(1.) That those who are slaves, and who have been converted to Christianity, should not be indolent or disorderly. If their masters are Christians, they should treat them with respect, and all the more because they are fellow-heirs of the grace of life. If they are not Christians, they should yet show the nature of religion on themselves, and bear the evils of their condition with patience—showing how religion teaches them to endure wrong. In either case, they are to be quiet, industrious, kind, meek, respectful. This Christianity everywhere enjoins while the relation continues. At the same time, however, it does not forbid the slave earnestly to desire his freedom, or to use all proper measures to obtain it. See 1 Co 7:21.

(2.) That the ministers of religion should not labour to produce a spirit of discontent among slaves, or excite them to rise upon their masters. This passage would undoubtedly forbid all such interference, and all agencies or embassies sent among slaves themselves to inflame their minds against their masters, in view of their wrongs; to put arms into their hands; or to induce them to form combinations for purposes of insurrection. It is not so much in the true spirit of Christianity to go to those who are wronged, as to those who do the wrong. The primary message in such cases is to the latter; and when it does go to the former, it is to teach them to be patient under their wrongs, to evince the Christian spirit there, and to make use only of those means which are consistent with the gospel to free themselves from the evils under which they suffer. At the same time, nothing in this passage, or in any other part of the New Testament, forbids us to go to the master himself, and to show him the evil of the system, and to enjoin upon him to let the oppressed go free. Nothing in this passage can be reasonably construed as teaching that an appeal of the most earnest and urgent kind may not be made to him; or that the wrongs of the system may not be fully set before him; or that any man or set of men may not lawfully lift up in his hearing a loud and earnest voice in favour of the freedom of all. And in like manner there is nothing which makes it improper that the slave himself should be put fully in possession of that gospel which will apprize him of his rights as a man, and as redeemed by the blood of Jesus. Every human being, whether held in bondage or not, has a right to be made acquainted with all the provisions and truths of that gospel, nor has any man or class of men a right to withhold such knowledge from him. No system of things can be right which contemplates that that gospel shall be withheld, or under which it is necessary to withhold it in order to the perpetuity of the system.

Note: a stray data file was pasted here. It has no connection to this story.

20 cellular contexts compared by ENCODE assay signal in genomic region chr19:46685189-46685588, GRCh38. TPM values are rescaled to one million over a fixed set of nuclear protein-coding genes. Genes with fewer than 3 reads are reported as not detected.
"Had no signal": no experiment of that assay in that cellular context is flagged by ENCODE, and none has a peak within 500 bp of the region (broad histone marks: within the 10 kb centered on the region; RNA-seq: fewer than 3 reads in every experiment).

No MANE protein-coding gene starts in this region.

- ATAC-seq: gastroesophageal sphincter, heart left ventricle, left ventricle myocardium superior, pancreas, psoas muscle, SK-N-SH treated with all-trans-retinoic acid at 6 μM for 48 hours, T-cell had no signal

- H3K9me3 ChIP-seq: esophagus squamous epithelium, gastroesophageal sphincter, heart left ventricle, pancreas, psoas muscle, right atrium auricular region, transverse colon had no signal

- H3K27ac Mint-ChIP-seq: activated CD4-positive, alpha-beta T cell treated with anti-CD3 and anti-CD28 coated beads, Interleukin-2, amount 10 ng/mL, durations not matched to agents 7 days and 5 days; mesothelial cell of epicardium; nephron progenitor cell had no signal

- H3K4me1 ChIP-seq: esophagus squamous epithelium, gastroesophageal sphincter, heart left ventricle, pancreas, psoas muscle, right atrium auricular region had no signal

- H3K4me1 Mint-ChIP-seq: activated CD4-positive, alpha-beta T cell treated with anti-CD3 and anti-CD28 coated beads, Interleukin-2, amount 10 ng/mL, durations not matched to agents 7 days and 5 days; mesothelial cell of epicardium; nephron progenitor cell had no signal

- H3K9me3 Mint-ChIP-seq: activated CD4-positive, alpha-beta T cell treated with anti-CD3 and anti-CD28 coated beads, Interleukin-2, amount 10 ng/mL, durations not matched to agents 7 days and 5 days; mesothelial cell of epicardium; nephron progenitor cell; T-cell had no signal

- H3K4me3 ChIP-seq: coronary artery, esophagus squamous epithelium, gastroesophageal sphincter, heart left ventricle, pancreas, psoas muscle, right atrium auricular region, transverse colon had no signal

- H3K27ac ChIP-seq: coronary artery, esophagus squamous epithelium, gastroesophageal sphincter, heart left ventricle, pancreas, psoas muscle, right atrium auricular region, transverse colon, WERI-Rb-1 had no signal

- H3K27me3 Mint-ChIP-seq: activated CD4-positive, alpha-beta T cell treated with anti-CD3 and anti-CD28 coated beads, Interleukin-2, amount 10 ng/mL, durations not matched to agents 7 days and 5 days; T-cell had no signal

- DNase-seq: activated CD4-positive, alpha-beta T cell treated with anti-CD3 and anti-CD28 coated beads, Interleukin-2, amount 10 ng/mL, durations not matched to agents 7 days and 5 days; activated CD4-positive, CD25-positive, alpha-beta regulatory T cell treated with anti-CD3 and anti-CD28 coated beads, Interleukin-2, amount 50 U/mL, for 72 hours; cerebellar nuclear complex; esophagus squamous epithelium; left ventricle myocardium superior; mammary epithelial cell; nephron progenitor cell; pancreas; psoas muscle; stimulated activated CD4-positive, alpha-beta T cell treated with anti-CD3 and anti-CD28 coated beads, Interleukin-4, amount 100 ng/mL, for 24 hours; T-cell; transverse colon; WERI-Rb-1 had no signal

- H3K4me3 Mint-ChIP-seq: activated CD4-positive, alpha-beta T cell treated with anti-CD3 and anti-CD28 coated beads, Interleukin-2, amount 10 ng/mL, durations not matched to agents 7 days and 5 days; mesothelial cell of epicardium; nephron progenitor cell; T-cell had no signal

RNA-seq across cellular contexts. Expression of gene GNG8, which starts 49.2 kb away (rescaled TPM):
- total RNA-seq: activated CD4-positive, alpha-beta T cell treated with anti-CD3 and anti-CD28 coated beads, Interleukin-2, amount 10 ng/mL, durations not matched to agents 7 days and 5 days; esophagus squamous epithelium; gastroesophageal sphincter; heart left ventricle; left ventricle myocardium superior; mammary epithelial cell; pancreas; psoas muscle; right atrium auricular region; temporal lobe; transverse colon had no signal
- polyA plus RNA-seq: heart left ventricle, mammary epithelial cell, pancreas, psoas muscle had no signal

(3.) The passage teaches that it is possible that a man who is a slaveholder may become a Christian. But it does not teach that, though he may become a Christian while he is a slaveholder, that it is proper for him to continue this relation after he becomes such. It does not teach that a man can be a Christian and yet go into the business of buying and selling slaves. It does not teach that a man can be a Christian and continue to hold others in bondage, whatever may be true on that point. It does not teach that he ought to be considered as maintaining a "good standing" in the church, if he continues to be a slaveholder; and whatever may be the truth on these points, this passage should not be adduced as demonstrating them. It settles one point only in regard to these questions—that a case was supposable in which a slave had a Christian master. It settles the duty of the slave in such a case; it says nothing about the duty of the master.

(4.) This passage does not teach that slavery is either a good thing, or a just thing, a desirable relation in life, or an institution that God wishes to be perpetuated on the earth. The injunctions to slaves to be patient, meek, industrious, and respectful, no more demonstrate this, than the command to subjects to be obedient to the laws proves that God regarded the government of Nero as such an administration as he wished to be perpetuated on the earth. To exhort a slave to manifest a Christian spirit under his oppressions and wrongs, is not to justify the system that does him wrong, nor does it prohibit us from showing to masters that the system is contrary to the gospel, and that it ought to be abandoned.

(5.) This passage, therefore, furnishes no real support for slavery. It can no more be adduced in favour of it than any exhortation to those who are oppressed, or in any degrading situation in life, to be patient, proves that the system which oppresses and degrades them, is a good one. Nor does the fact that a man might be converted who was a slaveholder, and might be spoken of as a pistov, or believer, prove that it would be right and desirable that he should continue that relation, any more than the fact that Saul of Tarsus became a Christian when engaged in persecution, proves that it would have been right for him to continue in that business; or than the conversion of the Ephesians who "used curious arts," Ac 19:19,) proved that it would have been proper for them to continue in that employment. Men who are doing wrong are converted in order to turn them from that course of life, not to justify them in it.

{3} "perverse disputings" "gallings one of another" {b} "from such withdraw" Tit 1:1